0.960

0.952

0.960

0.960

0.869

OxyS-fhlA

0.813

0.500

0.375

1.000

1.000

1.000

0.897

0.667

0.545

RyhB-sdhD

0.618

0.588

0.794

0.955

1.000

0.794

0.750

0.741

0.794

RyhB-sodB

1.000

1.000

1.000

1.000

0.818

0.900

1.000

0.900

0.947

SgrS-ptsG

0.566

0.739

0.739

0.765

1.000

1.000

0.651

0.850

0.850

Spot42-galK

0.432

0.409

0.523

0.760

0.643

0.523

0.551

0.500

0.523

Average

0.845

0.819

0.776

0.865

0.805

0.784

0.845

0.791

0.763

This Table shows the sensitivity, PPV and F-measure for RNA-RNA binding sites prediction by (1) inRNAs, (2) IntaRNA[16], and (3) RNAup [15]. The dataset is compiled by Kato et al. [13] and Busch et al. [16].

Conclusions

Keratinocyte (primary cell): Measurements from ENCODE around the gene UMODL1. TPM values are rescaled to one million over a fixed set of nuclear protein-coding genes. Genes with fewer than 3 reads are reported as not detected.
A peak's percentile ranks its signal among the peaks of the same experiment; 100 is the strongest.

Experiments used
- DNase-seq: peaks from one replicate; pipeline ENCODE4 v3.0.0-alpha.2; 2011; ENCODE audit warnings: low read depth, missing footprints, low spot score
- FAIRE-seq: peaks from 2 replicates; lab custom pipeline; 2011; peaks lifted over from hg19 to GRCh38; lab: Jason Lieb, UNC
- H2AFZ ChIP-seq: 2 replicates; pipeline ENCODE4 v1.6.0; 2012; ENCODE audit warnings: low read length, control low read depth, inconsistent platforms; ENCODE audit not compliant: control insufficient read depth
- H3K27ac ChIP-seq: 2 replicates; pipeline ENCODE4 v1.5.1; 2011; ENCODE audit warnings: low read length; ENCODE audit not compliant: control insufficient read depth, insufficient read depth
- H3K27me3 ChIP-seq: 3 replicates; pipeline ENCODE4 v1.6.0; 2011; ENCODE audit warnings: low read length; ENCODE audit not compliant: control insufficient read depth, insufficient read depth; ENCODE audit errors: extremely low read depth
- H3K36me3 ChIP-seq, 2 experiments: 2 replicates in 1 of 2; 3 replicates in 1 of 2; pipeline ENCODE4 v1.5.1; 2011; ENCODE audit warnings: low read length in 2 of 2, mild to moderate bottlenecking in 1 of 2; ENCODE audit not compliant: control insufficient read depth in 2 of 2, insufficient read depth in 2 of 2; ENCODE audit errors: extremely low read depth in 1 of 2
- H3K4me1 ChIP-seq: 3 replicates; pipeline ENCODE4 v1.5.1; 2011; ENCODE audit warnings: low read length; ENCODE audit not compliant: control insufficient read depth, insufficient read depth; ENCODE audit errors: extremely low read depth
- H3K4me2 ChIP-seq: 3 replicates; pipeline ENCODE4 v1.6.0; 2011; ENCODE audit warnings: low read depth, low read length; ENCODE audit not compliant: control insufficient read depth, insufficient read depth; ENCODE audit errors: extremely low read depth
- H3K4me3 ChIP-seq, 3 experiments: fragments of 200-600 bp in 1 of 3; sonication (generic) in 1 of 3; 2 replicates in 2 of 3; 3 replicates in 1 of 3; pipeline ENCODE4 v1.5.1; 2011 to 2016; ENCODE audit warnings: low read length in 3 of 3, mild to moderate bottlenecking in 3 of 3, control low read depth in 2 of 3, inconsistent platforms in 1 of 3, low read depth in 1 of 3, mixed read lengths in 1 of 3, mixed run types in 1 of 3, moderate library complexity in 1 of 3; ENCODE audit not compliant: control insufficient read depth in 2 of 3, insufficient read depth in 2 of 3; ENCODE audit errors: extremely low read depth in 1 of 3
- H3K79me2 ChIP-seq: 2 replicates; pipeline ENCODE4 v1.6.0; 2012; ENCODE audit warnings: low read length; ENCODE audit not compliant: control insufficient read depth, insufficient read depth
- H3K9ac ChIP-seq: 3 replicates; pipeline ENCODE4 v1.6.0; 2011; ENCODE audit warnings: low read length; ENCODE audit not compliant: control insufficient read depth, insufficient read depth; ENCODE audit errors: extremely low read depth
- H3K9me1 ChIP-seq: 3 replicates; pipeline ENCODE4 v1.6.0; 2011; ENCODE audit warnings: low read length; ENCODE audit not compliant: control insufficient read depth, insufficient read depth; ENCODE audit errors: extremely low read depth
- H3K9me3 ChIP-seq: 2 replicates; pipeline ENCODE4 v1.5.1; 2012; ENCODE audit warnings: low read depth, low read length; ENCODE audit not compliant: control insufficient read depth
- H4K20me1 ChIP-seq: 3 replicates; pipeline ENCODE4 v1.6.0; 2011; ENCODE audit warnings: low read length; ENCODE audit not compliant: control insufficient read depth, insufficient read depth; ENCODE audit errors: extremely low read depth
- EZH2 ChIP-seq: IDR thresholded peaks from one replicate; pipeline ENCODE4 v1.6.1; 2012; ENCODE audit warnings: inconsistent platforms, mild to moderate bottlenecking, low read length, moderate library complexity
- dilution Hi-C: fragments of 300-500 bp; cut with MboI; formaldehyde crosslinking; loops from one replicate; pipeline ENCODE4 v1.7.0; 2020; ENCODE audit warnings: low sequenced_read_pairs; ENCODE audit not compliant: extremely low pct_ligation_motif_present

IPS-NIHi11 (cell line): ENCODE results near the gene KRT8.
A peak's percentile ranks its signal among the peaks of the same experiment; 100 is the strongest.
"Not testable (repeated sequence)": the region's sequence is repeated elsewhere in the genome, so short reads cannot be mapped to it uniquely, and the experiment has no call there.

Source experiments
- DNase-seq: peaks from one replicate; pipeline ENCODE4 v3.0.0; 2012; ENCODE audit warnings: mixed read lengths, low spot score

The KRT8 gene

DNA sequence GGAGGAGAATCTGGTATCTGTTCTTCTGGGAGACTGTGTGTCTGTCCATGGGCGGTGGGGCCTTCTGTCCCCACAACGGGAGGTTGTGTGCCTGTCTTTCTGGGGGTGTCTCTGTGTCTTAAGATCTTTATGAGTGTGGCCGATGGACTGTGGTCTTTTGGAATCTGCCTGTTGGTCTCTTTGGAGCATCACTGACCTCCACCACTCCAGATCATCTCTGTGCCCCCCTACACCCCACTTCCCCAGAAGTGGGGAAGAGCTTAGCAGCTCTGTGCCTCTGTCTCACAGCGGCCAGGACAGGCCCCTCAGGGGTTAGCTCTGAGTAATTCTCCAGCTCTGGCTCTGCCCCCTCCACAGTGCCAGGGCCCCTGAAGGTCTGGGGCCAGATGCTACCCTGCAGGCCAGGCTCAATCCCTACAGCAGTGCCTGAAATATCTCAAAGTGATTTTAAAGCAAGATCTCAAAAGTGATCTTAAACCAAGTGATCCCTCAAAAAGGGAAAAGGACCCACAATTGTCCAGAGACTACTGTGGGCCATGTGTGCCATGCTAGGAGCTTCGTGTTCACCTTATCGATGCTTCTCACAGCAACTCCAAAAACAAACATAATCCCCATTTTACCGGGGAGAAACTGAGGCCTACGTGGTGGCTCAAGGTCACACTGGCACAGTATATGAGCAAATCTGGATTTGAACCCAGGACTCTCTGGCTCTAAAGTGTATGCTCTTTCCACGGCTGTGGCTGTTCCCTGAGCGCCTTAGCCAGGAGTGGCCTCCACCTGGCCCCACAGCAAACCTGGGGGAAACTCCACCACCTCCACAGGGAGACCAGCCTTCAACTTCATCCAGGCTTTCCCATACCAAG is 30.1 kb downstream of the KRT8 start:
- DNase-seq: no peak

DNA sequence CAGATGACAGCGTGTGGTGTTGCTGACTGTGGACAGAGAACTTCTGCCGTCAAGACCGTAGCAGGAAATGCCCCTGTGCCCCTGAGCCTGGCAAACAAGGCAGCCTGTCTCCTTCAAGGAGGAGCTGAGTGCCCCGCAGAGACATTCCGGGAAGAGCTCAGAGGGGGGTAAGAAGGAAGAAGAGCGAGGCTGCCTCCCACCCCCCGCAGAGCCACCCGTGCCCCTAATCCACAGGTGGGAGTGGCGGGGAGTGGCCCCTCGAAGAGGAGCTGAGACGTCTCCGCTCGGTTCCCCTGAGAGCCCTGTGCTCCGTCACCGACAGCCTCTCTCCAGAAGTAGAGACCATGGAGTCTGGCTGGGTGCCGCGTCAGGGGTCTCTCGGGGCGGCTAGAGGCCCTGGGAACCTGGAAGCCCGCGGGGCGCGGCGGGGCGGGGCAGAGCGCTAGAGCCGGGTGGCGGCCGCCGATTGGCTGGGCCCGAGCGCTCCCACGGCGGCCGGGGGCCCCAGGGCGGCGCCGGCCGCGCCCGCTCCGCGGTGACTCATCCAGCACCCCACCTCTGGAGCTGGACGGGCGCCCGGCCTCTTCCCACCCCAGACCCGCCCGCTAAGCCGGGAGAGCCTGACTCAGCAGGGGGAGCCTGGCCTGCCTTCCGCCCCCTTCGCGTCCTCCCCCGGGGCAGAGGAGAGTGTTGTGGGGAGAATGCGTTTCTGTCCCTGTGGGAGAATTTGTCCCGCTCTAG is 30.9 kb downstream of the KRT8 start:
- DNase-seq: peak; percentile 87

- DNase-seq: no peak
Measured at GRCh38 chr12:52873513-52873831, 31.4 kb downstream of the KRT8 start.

This paper introduce a fast algorithm for RNA-RNA interaction prediction. Our heuristic algorithm for the RNA-RNA interaction prediction problem incorporates the accessibility of multiple unpaired regions, and a matching algorithm to compute the optimal set of interactions involving multiple binding sites. The algorithm requires O(n4.w) running time and O(n2) space complexity. Note that the simplified version that allows each accessible region interact with at most one accessible region from the other sequence can be done in O(n3) running time. The main advantage of our method is its ability to predict multiple binding sites which have been predictable only by expensive algorithms [1, 13] so far. On a set of several known RNA-RNA complexes, our proposed algorithm shows a reliable accuracy. Especially, for complexes with multiple binding sites our approach is able to outperform the competitive methods.